I have not been sure what I wanted in this space since I lost my gorgeous New Dawn 3 years ago to RRD. It was heartbreaking, but now I’m going to give Peggy a chance to add the wow to the entrance to my special place.

Here is a picture of 4-year old Peggy on one of my arbors in early June.

Want to see New Dawn in her prime! Here she is…

Yes, she has been missed but hope springs eternal for gardeners and next spring we will watch Peggy grow!

I don’t know about where you are but our weather has turned cold! I don’t know what this early cold snap says about our winter! Mr. G is hoping for a lot of snow. He might just get it.

I usually wish you a happy bloom thyme Friday. And, I do wish you all the best, but it is hard for me to say the word happy. My friends in Texas are on my mind and in my heart constantly. Let’s keep praying for them and helping where we can.

Bloom Thyme Friday: Fall Cleanup

Many people ask … “What do you do with all those roses in the fall?” Really not much … I tend to keep it simple. There are other chores that get a lot more of our attention in the fall than the roses. Like leaves! We have a lot of trees and so there are a lot of leaves. Mr. G has that process well in hand — with power tools like his leaf blower and tractor.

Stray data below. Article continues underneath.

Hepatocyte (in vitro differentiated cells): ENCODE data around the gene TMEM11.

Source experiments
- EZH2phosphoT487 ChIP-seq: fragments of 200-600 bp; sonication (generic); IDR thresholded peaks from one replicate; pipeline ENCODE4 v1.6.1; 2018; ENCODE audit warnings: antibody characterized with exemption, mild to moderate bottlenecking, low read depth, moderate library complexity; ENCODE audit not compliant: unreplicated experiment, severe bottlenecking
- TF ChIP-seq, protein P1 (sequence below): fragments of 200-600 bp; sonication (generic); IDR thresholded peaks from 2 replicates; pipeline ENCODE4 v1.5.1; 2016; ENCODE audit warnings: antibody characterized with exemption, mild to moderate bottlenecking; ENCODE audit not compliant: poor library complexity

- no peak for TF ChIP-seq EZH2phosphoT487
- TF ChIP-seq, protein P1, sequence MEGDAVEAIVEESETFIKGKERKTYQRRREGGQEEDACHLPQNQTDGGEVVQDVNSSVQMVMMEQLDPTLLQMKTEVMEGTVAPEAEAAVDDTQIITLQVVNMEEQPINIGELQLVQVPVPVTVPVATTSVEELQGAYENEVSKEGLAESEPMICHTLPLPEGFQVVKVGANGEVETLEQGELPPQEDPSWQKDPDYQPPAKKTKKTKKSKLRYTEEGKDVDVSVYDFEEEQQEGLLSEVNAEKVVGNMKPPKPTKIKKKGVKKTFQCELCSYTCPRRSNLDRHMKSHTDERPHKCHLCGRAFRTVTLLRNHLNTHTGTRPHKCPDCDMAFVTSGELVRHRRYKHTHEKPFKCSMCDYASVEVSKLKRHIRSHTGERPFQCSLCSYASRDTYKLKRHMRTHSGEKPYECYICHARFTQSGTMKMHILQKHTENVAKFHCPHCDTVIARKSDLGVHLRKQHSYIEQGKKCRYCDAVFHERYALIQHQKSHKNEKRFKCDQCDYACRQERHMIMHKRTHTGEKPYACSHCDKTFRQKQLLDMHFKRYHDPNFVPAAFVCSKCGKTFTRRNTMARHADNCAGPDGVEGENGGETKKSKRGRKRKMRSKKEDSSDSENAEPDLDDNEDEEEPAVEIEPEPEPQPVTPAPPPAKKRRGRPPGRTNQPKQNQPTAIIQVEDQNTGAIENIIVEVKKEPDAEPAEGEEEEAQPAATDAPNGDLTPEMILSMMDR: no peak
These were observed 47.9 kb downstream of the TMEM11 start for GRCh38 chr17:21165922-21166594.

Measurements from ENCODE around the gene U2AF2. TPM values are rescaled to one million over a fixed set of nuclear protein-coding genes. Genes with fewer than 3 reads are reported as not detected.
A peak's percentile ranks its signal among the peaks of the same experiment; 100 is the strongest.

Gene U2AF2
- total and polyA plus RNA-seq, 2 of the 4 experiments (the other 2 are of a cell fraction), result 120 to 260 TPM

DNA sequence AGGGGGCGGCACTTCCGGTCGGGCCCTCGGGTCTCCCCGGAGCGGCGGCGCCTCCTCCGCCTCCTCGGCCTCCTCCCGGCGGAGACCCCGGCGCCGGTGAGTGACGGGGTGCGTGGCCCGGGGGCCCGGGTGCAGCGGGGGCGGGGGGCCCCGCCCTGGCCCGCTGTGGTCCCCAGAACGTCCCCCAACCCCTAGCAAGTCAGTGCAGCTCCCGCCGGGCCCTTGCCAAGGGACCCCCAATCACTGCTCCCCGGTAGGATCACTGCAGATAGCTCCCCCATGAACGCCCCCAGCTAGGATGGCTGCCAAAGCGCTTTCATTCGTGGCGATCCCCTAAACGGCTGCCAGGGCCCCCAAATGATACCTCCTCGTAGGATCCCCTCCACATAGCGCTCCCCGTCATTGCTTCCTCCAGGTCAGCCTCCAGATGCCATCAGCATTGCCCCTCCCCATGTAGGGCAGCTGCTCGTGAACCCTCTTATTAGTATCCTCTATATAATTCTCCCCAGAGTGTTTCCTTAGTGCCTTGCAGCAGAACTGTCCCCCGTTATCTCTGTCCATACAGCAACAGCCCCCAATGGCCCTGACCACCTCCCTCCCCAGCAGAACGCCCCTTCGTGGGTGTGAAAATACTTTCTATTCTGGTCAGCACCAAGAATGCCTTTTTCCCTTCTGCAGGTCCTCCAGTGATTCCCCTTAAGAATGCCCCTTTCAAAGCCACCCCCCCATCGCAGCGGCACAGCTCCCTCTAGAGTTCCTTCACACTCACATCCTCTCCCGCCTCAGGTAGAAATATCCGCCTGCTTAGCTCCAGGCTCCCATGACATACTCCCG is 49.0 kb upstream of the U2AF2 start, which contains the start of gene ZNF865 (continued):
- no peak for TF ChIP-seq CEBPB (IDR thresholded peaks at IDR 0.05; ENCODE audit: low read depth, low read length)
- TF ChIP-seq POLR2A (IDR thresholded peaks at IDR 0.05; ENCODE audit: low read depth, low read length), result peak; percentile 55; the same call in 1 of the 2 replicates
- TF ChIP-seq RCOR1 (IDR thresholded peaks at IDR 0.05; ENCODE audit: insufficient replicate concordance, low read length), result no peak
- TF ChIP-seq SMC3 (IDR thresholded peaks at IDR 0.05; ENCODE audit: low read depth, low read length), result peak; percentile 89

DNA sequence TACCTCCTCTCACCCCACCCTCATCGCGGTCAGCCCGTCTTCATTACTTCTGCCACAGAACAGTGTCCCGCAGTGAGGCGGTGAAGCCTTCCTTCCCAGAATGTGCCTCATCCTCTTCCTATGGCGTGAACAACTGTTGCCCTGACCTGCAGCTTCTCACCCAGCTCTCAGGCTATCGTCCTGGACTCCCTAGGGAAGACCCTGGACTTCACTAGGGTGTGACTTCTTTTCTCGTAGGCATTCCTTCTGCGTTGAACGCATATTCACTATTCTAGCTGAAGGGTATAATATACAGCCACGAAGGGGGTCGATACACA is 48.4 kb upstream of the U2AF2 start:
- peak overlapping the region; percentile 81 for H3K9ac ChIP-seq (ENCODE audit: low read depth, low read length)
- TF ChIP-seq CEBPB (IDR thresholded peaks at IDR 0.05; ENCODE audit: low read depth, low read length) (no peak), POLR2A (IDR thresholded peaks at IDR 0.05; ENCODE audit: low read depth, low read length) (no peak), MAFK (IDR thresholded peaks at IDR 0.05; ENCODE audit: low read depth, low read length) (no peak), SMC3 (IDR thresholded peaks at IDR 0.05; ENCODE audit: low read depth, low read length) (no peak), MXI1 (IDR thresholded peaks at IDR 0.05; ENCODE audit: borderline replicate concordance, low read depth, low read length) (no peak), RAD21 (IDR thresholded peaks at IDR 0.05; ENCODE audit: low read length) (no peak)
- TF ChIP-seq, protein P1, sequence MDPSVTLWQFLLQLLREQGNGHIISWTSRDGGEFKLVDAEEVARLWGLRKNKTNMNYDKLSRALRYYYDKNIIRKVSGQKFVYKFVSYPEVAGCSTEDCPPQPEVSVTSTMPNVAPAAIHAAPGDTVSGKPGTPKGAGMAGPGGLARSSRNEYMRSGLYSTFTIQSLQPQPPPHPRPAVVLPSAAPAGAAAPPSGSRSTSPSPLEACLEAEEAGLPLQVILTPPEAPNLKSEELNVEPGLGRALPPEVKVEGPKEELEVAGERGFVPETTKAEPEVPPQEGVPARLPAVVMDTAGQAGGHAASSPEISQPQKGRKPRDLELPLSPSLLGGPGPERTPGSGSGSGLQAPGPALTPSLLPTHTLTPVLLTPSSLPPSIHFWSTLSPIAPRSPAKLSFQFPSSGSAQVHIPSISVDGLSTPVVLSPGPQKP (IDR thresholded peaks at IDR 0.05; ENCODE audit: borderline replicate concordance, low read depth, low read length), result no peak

As far as the rose companions are concerned, I don’t cut back my upright perennials and annuals until the spring–I love the winter interest they provide especially when the snow falls on the different plant shapes. For those that are low and spreading, I do remove them as they can become a host to undesirables.

Now for “all those roses.”  Many of my roses are known to be winter hardy because I know that it is very likely that we will have a harsh winter and I would advise you make decisions on the roses you buy based on your weather conditions throughout the year not just your spring and summer.

  • I will clean up the beds of diseased leaves and debris and add mulch were needed.
  • I will take those in pots into the garage to protect from the winter. They don’t require much, just a drink of water every few weeks.
  • I will provide a heavy layer of much for a few of the particularly tender roses or sentimental favorites that I would hate to lose by adding 4-5″ of extra mulch.
  • I will trim or tie up the long canes of the climbers once we have had 2 hard freezes and the danger of their growing has passed. Today as I came up the driveway, I noticed that Zepherine Drouhin has had a growth spurt and is throwing out arching canes from around her trellis. So, she is going to be tied up!